As economic sanctions on Russia escalate, there has been an attempt to isolate vital energy exports from the mix. This may be wishful thinking.
US President Joe Biden last week said sanctions against Russia, including cutting off Russian banks and individuals from the global SWIFT transaction system, were “specifically designed to allow energy payments to continue”.
Russia is both the world’s second-largest exporter of crude oil and refined petrol, and the largest exporter of natural gas, mostly via pipelines to western Europe. The European Union and its allies want to put maximum pressure on Russia, but not set off an energy crisis that hurts their own people and plunges the world economy into recession.
Analysts point out that Russia’s war on Ukraine will likely disrupt its gas exports even without sanctions, with Western countries pulling out of relationships with Russian energy companies and the possibility Moscow could withhold supplies in retaliation for other measures.
Trading, shipping and insurance companies are unlikely to take the risk of dealing with Russian cargoes, fearing either physical attack, payment issues because of financial sanctions, the risk of non-delivery, or public and investor backlash for continuing to do business with Russia.
The extent of the upheaval is demonstrated by BP’s announcement this week to sell its 19.75% stake in Russia’s state-owned oil company Rosneft. Shell followed suit by announcing it will exit its joint ventures with Russian gas giant Gazprom, including its 27.5% stake in the Sakhalin-II liquefied natural gas (LNG) facility in East Asia.
What happens to natural gas supplies prices has consequences for Australia, also a relatively major player in the global gas export market. Unlike with petrol prices, however, Australian gas consumers are largely insulated from international volatility.
Russia’s natural gas exports
About 77% of these exports go to European countries and account for about 40% of Europe’s total natural gas consumption. Dependence varies. Nine countries rely on Russia for more than 90% of their gas imports: Bulgaria, Czech Republic, Estonia, Finland, Hungary, Latvia, Romania, Slovakia and Slovenia.
In 2021 slightly less than 10% of Russian gas exports to Europe was transported via Ukraine (through pipelines).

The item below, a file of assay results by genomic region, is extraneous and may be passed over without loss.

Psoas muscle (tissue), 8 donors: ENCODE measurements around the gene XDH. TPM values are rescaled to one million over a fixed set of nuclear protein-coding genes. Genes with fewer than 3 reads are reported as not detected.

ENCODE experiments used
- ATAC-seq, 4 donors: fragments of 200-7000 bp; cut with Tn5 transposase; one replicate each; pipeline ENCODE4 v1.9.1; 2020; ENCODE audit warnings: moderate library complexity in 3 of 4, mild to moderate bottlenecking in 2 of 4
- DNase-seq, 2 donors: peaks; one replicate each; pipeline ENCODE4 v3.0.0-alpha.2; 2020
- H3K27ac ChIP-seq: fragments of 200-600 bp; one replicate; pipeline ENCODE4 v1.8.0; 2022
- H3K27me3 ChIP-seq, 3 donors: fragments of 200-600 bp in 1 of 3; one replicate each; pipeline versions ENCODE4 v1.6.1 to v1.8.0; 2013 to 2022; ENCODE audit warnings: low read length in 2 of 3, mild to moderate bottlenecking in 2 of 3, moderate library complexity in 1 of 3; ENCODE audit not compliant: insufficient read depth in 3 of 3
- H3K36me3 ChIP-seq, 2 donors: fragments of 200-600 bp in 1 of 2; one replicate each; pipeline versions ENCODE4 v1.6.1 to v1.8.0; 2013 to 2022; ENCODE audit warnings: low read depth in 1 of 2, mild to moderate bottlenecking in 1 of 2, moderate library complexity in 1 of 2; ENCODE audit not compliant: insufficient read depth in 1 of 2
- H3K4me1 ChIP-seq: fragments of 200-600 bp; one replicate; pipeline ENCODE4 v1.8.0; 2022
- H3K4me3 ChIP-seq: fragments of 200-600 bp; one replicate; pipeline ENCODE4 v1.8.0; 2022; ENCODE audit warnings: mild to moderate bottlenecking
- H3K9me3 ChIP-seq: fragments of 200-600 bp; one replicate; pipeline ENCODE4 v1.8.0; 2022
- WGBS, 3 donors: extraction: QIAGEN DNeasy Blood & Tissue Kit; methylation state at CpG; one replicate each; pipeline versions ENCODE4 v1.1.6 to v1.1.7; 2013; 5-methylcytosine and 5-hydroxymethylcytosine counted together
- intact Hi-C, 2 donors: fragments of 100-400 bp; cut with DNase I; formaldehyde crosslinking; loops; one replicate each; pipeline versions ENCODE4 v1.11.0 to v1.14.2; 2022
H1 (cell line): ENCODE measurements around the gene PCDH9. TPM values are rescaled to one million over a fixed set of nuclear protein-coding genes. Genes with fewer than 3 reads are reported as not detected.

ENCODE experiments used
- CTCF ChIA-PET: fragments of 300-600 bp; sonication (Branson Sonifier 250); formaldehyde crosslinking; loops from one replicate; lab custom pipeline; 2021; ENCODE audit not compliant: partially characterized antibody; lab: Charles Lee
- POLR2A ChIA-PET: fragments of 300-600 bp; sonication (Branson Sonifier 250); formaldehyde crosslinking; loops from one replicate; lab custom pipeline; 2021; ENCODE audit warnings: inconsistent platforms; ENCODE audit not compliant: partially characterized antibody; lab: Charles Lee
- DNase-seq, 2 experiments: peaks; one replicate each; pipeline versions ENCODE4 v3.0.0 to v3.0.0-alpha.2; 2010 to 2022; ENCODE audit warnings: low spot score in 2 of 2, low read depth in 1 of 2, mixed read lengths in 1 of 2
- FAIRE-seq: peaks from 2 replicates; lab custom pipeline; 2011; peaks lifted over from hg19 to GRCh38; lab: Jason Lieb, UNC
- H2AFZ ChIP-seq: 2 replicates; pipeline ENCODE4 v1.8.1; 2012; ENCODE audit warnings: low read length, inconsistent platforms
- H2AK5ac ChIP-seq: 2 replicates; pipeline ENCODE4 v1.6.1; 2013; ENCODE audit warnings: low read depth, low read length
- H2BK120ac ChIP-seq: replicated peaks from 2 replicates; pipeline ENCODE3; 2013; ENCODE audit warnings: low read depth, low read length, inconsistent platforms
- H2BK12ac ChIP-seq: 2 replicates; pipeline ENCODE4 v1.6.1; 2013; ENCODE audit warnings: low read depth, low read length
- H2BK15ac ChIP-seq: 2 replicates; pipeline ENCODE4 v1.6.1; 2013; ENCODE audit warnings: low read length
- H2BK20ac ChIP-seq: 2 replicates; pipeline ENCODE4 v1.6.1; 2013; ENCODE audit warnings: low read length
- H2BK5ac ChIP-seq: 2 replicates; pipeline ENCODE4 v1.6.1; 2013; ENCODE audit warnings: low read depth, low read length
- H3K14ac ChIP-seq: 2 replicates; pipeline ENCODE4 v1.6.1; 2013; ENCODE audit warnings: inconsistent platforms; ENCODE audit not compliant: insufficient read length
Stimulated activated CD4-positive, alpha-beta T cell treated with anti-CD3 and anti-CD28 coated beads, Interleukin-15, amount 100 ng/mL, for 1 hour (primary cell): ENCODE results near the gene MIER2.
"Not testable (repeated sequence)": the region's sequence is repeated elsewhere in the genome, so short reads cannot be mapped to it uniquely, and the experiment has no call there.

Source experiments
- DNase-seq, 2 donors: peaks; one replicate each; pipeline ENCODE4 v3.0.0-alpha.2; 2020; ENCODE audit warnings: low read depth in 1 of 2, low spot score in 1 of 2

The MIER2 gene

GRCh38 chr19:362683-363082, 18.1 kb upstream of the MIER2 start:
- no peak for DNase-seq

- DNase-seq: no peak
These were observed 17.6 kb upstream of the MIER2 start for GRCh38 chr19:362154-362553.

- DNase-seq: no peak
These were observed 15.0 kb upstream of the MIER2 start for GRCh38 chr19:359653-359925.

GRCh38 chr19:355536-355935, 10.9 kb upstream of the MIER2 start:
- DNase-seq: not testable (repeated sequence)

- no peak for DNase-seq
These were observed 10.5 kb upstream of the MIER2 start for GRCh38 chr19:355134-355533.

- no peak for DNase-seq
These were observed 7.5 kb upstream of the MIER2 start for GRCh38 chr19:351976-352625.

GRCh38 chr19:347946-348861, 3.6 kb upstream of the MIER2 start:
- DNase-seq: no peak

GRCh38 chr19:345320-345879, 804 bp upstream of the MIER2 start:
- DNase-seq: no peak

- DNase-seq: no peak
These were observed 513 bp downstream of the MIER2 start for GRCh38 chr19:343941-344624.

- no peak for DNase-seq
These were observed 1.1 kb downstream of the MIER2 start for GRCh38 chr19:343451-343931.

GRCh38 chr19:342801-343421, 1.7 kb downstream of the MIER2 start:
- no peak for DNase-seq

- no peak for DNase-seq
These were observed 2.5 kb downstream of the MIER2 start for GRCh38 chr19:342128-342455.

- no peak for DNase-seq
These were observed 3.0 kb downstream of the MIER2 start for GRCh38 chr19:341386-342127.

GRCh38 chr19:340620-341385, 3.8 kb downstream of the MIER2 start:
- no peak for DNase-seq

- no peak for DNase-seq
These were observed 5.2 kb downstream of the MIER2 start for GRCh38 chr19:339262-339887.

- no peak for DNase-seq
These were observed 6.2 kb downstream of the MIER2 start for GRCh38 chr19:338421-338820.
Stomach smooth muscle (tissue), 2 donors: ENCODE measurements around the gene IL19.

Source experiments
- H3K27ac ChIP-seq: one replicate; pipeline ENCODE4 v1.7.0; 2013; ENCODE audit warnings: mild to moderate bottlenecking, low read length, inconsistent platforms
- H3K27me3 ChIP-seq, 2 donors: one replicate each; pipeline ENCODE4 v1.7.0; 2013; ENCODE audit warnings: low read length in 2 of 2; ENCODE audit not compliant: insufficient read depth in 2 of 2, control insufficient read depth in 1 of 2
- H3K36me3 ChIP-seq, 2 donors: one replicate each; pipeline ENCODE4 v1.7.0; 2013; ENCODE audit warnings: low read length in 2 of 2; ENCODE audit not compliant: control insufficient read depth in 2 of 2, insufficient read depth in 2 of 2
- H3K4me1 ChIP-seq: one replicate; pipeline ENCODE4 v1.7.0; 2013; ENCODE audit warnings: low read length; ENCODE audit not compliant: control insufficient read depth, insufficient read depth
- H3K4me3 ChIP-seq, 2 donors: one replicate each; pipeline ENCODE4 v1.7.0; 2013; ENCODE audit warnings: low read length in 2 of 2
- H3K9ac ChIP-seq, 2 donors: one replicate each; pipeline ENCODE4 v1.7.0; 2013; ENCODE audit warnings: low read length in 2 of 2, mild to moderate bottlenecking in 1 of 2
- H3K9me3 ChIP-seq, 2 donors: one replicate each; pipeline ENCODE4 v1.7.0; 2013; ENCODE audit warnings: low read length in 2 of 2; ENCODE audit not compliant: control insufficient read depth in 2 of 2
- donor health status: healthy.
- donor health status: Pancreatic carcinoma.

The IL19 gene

Australia’s gas capabilities
Most of these LNG exports are locked into inflexible long-term contracts. About 36% of exports, however, are sold under flexible spot and short-term contracts. To sell this to Europe would mean selling less to existing customers, which would be difficult given contractual and transportation constraints.
In late January the Morrison government offered to provide extra LNG to “friends and allies” in Europe should Russian supplies be cut. Last week foreign minister Marise Payne said she had been talking to European counterparts about this. But most analysts question the feasibility, at least in the near term.
Australian LNG could be used in “swaps”. These involve swapping an LNG cargo in one part of the world with one closer to where a buyer wants it delivered. This may allow, for example, American LNG to be diverted to Europe, and Australian LNG replacing it in Asia.
But it is still a zero-sum game for the global economy.
Effects on Australian exporters and customers
Australia’s domestic gas prices are about 70% lower than overseas, due to government measures to quarantine Australian customers from international prices and guarantee secure and affordable gas to the country’s east coast market.
- ^ last week said (www.newsandtribune.com)
- ^ 'Just short of nuclear': the latest financial sanctions will cripple Russia's economy (theconversation.com)
- ^ soared last week (www.aljazeera.com)
- ^ even without sanctions (www.reuters.com)
- ^ unlikely to take the risk (www.reuters.com)
- ^ sell its 19.75% stake (www.bp.com)
- ^ exit its joint ventures (www.theguardian.com)
- ^ profound (www.reuters.com)
- ^ What Russia's war means for Australian petrol prices: $2.10 a litre (theconversation.com)
- ^ exports (www.bp.com)
- ^ 22% of international trade (www.bp.com)
- ^ were valued at A$49.1 billion (www.upstreamonline.com)
- ^ more than 99% of Australian LNG (www.bp.com)
- ^ under flexible spot and short-term contracts (giignl.org)
- ^ to “friends and allies” in Europe (www.voanews.com)
- ^ noted by (www.smh.com.au)
- ^ precisely zero (www.smh.com.au)
- ^ How Russia's invasion of Ukraine will ripple through the global economy and affect Australia (theconversation.com)
- ^ higher global prices (www.reuters.com)
- ^ 70% lower (www.minister.industry.gov.au)
- ^ locked in (www.abc.net.au)
- ^ gas prices to rise (www.canberratimes.com.au)
- ^ petrol prices (theconversation.com)
Authors: Vlado Vivoda, Senior Lecturer in Strategic Studies (Australian War College), Deakin University